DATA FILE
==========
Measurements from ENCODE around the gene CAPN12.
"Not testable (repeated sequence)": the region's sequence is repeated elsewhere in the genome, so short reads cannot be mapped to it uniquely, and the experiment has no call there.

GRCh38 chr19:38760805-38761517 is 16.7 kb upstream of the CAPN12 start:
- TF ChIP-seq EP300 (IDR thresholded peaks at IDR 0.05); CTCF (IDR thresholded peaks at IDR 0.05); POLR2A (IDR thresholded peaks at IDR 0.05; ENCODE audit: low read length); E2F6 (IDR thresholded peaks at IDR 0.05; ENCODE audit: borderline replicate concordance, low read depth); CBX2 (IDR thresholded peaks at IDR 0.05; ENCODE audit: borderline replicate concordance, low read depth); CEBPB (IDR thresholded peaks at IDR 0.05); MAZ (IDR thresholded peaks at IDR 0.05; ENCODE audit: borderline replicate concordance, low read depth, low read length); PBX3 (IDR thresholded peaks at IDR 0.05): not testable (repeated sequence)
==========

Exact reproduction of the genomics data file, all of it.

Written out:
Measurements from ENCODE around the gene CAPN12.
"Not testable (repeated sequence)": the region's sequence is repeated elsewhere in the genome, so short reads cannot be mapped to it uniquely, and the experiment has no call there.

GRCh38 chr19:38760805-38761517 is 16.7 kb upstream of the CAPN12 start:
- TF ChIP-seq EP300 (IDR thresholded peaks at IDR 0.05); CTCF (IDR thresholded peaks at IDR 0.05); POLR2A (IDR thresholded peaks at IDR 0.05; ENCODE audit: low read length); E2F6 (IDR thresholded peaks at IDR 0.05; ENCODE audit: borderline replicate concordance, low read depth); CBX2 (IDR thresholded peaks at IDR 0.05; ENCODE audit: borderline replicate concordance, low read depth); CEBPB (IDR thresholded peaks at IDR 0.05); MAZ (IDR thresholded peaks at IDR 0.05; ENCODE audit: borderline replicate concordance, low read depth, low read length); PBX3 (IDR thresholded peaks at IDR 0.05): not testable (repeated sequence)